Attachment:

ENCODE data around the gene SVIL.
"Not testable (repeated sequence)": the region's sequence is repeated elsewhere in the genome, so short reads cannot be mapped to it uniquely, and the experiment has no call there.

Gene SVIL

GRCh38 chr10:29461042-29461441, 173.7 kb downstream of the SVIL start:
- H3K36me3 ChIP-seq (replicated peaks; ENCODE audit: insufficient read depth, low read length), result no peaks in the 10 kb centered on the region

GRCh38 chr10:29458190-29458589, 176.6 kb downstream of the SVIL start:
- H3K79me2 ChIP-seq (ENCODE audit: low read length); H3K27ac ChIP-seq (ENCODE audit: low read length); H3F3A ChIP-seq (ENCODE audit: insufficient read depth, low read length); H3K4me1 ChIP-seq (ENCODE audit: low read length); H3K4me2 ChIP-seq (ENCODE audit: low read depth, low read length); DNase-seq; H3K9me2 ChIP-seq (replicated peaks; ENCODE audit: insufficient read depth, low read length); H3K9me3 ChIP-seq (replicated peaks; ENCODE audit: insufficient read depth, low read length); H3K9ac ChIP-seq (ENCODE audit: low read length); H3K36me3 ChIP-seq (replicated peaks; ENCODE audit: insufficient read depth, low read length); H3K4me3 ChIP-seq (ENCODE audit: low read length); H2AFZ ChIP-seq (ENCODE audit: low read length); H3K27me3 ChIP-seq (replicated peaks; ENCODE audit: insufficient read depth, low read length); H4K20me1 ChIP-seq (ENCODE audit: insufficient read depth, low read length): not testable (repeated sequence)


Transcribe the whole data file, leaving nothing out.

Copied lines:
ENCODE data around the gene SVIL.
"Not testable (repeated sequence)": the region's sequence is repeated elsewhere in the genome, so short reads cannot be mapped to it uniquely, and the experiment has no call there.

Gene SVIL

GRCh38 chr10:29461042-29461441, 173.7 kb downstream of the SVIL start:
- H3K36me3 ChIP-seq (replicated peaks; ENCODE audit: insufficient read depth, low read length), result no peaks in the 10 kb centered on the region

GRCh38 chr10:29458190-29458589, 176.6 kb downstream of the SVIL start:
- H3K79me2 ChIP-seq (ENCODE audit: low read length); H3K27ac ChIP-seq (ENCODE audit: low read length); H3F3A ChIP-seq (ENCODE audit: insufficient read depth, low read length); H3K4me1 ChIP-seq (ENCODE audit: low read length); H3K4me2 ChIP-seq (ENCODE audit: low read depth, low read length); DNase-seq; H3K9me2 ChIP-seq (replicated peaks; ENCODE audit: insufficient read depth, low read length); H3K9me3 ChIP-seq (replicated peaks; ENCODE audit: insufficient read depth, low read length); H3K9ac ChIP-seq (ENCODE audit: low read length); H3K36me3 ChIP-seq (replicated peaks; ENCODE audit: insufficient read depth, low read length); H3K4me3 ChIP-seq (ENCODE audit: low read length); H2AFZ ChIP-seq (ENCODE audit: low read length); H3K27me3 ChIP-seq (replicated peaks; ENCODE audit: insufficient read depth, low read length); H4K20me1 ChIP-seq (ENCODE audit: insufficient read depth, low read length): not testable (repeated sequence)